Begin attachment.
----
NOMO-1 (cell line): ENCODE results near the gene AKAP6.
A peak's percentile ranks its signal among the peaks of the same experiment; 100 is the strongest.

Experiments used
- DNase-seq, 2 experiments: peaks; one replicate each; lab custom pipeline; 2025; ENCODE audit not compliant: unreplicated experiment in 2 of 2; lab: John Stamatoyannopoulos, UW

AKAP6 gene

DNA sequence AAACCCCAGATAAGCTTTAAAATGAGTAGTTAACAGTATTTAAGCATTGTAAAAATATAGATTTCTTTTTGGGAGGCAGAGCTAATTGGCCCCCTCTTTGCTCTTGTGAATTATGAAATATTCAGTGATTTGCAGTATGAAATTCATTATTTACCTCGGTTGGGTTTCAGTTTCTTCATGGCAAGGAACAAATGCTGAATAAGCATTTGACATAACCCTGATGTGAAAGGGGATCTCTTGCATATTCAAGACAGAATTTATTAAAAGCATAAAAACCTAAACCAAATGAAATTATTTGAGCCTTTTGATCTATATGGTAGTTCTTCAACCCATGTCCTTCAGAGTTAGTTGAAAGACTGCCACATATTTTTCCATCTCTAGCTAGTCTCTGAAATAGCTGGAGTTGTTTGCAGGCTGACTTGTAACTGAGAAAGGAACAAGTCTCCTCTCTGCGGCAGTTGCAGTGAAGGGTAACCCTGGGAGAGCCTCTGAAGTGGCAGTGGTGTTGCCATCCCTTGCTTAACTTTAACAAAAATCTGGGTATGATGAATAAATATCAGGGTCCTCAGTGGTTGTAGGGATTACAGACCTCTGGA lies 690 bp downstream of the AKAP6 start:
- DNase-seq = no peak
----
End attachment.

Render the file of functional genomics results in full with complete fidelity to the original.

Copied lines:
NOMO-1 (cell line): ENCODE results near the gene AKAP6.
A peak's percentile ranks its signal among the peaks of the same experiment; 100 is the strongest.

Experiments used
- DNase-seq, 2 experiments: peaks; one replicate each; lab custom pipeline; 2025; ENCODE audit not compliant: unreplicated experiment in 2 of 2; lab: John Stamatoyannopoulos, UW

AKAP6 gene

DNA sequence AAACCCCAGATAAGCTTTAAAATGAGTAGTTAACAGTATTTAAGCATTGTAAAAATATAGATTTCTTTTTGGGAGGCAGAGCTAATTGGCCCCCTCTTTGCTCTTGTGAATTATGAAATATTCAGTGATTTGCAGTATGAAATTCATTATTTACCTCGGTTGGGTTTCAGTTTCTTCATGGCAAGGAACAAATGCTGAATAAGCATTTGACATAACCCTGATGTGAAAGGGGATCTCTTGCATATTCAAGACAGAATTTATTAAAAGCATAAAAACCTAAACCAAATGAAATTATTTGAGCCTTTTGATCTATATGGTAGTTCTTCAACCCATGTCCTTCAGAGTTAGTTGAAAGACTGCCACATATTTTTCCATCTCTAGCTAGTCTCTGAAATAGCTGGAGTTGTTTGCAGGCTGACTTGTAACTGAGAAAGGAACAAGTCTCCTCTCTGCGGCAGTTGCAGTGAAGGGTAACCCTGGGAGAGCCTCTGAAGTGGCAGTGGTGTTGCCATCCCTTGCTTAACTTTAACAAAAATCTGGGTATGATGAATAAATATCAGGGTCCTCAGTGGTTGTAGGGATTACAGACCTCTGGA lies 690 bp downstream of the AKAP6 start:
- DNase-seq = no peak